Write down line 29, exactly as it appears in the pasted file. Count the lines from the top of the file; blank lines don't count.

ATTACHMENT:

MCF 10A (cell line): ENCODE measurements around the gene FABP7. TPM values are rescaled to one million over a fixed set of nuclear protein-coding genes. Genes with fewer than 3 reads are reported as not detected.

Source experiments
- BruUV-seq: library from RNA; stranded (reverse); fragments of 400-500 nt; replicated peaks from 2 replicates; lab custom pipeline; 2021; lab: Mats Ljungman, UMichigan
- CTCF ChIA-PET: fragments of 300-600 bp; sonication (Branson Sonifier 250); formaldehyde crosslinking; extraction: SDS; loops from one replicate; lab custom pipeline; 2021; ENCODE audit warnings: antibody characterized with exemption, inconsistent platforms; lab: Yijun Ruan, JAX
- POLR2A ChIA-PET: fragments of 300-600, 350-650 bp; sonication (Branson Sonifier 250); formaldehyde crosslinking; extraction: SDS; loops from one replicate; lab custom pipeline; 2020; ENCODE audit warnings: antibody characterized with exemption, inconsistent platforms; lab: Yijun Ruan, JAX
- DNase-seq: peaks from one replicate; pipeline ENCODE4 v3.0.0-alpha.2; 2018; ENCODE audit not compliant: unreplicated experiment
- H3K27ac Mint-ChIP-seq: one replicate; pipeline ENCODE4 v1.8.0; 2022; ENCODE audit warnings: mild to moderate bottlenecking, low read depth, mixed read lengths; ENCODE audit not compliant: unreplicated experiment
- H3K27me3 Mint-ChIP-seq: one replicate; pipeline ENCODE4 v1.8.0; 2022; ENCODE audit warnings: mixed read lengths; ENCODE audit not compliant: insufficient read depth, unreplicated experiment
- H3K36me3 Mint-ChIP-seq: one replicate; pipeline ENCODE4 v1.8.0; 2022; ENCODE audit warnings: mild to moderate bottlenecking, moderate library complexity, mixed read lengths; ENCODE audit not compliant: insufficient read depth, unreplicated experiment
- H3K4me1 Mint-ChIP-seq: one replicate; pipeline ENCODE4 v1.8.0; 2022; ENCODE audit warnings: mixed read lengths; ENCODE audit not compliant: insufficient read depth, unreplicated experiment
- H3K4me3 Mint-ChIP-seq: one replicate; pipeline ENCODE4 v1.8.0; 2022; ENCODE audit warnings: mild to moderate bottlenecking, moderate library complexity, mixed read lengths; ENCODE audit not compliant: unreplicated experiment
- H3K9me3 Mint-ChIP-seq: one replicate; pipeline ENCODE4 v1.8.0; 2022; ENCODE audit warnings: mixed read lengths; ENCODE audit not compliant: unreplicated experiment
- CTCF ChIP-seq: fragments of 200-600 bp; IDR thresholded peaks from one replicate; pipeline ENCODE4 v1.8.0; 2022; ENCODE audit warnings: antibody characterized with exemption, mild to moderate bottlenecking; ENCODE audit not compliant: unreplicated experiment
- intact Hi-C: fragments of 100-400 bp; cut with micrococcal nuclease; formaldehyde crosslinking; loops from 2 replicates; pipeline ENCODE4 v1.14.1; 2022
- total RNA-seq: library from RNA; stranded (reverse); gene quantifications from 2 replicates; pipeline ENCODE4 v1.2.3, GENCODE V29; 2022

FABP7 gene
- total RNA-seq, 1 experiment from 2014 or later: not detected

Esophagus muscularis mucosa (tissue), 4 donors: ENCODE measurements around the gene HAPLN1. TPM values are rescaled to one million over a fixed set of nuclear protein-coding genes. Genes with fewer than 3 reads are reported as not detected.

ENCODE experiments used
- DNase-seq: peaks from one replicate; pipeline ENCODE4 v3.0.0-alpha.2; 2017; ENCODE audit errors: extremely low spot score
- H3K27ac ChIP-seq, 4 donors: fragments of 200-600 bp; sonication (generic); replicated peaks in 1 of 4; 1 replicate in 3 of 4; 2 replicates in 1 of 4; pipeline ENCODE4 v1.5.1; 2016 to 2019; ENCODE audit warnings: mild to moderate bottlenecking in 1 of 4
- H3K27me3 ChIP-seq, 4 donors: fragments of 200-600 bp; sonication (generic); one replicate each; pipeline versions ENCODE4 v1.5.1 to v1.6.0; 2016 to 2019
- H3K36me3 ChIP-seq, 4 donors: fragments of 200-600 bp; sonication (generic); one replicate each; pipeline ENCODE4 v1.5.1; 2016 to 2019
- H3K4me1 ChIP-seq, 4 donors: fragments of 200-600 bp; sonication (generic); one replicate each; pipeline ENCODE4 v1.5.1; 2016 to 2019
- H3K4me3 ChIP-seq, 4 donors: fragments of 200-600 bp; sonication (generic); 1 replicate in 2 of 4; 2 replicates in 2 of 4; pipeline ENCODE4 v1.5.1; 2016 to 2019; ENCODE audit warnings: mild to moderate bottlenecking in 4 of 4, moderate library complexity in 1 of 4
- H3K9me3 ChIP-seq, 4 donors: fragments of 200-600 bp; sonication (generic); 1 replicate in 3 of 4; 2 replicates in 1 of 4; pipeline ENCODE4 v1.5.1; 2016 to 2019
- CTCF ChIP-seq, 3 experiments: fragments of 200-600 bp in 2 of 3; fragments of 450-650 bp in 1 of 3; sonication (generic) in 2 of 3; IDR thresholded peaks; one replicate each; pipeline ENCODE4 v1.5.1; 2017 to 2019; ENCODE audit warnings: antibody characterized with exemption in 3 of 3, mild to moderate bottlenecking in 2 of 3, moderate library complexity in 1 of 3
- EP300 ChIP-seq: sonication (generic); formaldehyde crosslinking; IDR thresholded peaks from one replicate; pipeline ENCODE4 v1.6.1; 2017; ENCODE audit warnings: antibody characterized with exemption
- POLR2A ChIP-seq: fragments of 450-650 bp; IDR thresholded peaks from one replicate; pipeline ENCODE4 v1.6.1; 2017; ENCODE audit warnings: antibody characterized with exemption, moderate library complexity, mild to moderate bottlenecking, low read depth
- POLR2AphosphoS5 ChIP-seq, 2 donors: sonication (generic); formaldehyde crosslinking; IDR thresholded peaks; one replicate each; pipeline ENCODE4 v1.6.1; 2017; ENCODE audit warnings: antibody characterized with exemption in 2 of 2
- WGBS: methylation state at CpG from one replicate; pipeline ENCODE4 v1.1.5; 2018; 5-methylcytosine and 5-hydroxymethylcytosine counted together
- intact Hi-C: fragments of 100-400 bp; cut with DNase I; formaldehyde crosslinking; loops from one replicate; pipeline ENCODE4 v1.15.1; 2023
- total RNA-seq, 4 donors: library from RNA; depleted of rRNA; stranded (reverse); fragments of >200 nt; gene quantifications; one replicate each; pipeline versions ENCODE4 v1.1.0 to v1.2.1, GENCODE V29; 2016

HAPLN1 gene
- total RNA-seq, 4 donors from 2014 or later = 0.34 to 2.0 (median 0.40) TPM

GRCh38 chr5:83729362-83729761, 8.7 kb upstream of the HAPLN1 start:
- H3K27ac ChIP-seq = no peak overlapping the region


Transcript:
- POLR2A ChIP-seq: fragments of 450-650 bp; IDR thresholded peaks from one replicate; pipeline ENCODE4 v1.6.1; 2017; ENCODE audit warnings: antibody characterized with exemption, moderate library complexity, mild to moderate bottlenecking, low read depth